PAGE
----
An MSc by Research is a Masters level course during which you carry out a research project in your specific area of interest working under the supervision of an academic member of staff alongside the rest of their research group. Find out more about the benefits of studying for a postgraduate Chemistry research degree at York
This is not a taught course and does not require completion of specific taught modules. The MSc by Research is often a popular choice for those who wish to see if they are suited to a research programme, and can provide a valuable stepping stone to those wishing to embark on a PhD programme.
There are now UK Government Masters loans are available for MSc by Research applicants
12 months when taken full time, or 24 months when taken part time. The part time option is particularly suitable for those who still wish to continue working throughout their studies.
Attendance times can be agreed with your supervisor depending on the nature of the research, and your other commitments.
For both options, there is an additional three months at the end of the project for you to write up your thesis.
You will be required to write up the results of your research project in a thesis which will be examined by at least two examiners. In some cases an oral examination by be requested, but this is at the discretion of the examiners.
Although there are no formal taught modules for an MSc by Research, all research students are still required to complete the iDTC graduate training programme.
The standard entry requirement for the MSc by Research is a minimum of a 2:2 or overseas equivalent in a relevant subject - chemistry, or chemistry related depending on the nature of the project.
Sometimes, individual circumstances such as previous experience and relevant work experience are also taken into account and applications are welcomed from interested applicants.
Students whose first language is not English will also need to meet the English Language requirements of both the University and the UKVI.
You will need to pay tuition fees for 12 months of study - this would be split in half if you were doing the MSc on a part time basis.
All students would also need to cover their living expenses throughout their studies. We recommend you have at least £10,000 per year for this but this figure can vary depending on your chosen accommodation and lifestyle.
Most MSc by Research students fund their own studies but there are sometimes funding opportunities available for particular projects. The Department is pleased to offer two funded MSc by research positions for October 2020 entry. Please see details below. The closing date for applications is 8 January 2020.
Some students may be elgible for a UK Government Masters Loan.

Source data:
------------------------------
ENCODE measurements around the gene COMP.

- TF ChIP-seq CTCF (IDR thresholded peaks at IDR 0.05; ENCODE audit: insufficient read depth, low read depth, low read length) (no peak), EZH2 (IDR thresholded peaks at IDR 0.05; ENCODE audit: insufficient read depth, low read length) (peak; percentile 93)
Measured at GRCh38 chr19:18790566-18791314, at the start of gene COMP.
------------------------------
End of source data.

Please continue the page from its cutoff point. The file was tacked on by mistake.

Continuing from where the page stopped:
Students from outside of the UK are welcome to apply for financial assistance from the Wild Fund which is held in the Department of Chemistry.
An MSc by Research will show potential employers that you have the motivation and commitment to complete a substantial piece of work independently. The MSc programme can enhance your technical abilitiy and chemical knowledge, as well as improve your transferable skills, making you a strong potential empoyee. Our previous MSc students have gone on to work for a variety of chemical companies as well as other industries and sectors.
Other MSc students choose to continue their studies and have successfully embarked on PhD programmes at York, around the UK and the rest of the world. The MSc programme provides a valuable insight into the demands of a PhD giving you the opportunity to see if a research programme is the right choice for you.
The Department of Chemistry is pleased to offer two funded MSc by research projects for October 2020 entry. Funding will include full tuition fees at the UK/EU rate, a £10,000 stipend for living costs and costs of consumables. The closing date for applications is 8 January 2020. Details of each project are included below:
Background: The synthesis of α‐aryl carbonyl compounds is an area of great interest to pharmaceutical science due to the widespread prevalence of this functionality in biologically active natural products and drugs. To date, this motif has primarily been prepared by the transition-metal-catalysed arylation of enolates (Angew. Chem. Int. Ed. 2010, 49, 676). These reactions are typically palladium-catalysed and proceed via a well-studied oxidation addition, enolate transmetallation and reductive elimination mechanistic pathway. However, the atom, energy and cost efficiency of these reactions is often impeded by the formation of unwanted by-products, harsh reaction conditions and high catalyst/ligand loadings, respectively.
Objectives, Experimental Approach & Novelty: This project will aim to circumvent these limitations by developing an alternative transition-metal-free method for the arylation of enolates. Here, it is planned to use visible light as a mild and abundant energy source to initiate radical via the photoexcitation of enolates or their corresponding charge transfer complexes. To gain insight into these reactions, detailed mechanistic studies will be performed using combined spectroscopic and computational techniques. It is then planned to demonstrate the synthetic utility of this method through the synthesis of known bioactive α‐aryl carbonyls. Finally, investigations into related anions and highly challenging stereoselective variants are also planned.